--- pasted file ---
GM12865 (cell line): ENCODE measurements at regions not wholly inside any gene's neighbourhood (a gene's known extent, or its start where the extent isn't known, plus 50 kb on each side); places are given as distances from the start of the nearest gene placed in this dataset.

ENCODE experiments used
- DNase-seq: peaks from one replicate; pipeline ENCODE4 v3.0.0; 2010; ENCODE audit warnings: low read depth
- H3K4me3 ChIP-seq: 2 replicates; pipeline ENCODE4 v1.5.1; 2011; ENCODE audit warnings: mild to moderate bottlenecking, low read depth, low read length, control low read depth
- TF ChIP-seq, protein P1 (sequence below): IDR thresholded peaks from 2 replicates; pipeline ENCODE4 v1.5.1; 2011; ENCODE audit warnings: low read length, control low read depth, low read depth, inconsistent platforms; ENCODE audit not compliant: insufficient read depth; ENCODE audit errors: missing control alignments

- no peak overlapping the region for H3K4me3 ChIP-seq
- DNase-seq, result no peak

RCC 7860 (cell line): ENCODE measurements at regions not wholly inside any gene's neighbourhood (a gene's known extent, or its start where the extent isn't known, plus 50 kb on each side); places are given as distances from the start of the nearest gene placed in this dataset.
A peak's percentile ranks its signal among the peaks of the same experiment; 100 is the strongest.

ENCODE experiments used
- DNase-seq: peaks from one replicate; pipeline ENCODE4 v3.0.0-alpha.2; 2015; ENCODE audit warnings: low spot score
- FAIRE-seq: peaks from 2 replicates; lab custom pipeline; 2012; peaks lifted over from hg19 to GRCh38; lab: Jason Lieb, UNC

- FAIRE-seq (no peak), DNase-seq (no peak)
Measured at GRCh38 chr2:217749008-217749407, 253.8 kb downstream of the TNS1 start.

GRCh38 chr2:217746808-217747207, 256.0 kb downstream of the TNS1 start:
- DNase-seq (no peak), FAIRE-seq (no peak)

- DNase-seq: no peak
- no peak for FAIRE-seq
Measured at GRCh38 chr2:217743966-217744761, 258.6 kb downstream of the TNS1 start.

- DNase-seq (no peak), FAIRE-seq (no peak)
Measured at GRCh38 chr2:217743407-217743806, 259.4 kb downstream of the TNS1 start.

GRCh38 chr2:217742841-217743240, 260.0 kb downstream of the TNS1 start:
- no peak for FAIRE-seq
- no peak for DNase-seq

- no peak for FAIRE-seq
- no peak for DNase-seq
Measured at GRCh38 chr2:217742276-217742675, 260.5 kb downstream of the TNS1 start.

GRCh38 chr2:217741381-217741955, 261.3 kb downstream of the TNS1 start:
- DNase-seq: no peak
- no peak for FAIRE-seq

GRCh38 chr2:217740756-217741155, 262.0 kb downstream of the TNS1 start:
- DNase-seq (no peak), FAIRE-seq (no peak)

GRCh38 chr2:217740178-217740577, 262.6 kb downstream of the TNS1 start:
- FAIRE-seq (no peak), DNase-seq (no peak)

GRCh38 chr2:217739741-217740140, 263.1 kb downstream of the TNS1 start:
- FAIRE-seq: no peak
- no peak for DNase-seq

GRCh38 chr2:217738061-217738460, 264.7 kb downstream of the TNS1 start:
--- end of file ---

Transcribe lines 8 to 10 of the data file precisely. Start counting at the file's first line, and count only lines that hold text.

RCC 7860 (cell line): ENCODE measurements at regions not wholly inside any gene's neighbourhood (a gene's known extent, or its start where the extent isn't known, plus 50 kb on each side); places are given as distances from the start of the nearest gene placed in this dataset.
A peak's percentile ranks its signal among the peaks of the same experiment; 100 is the strongest.

ENCODE experiments used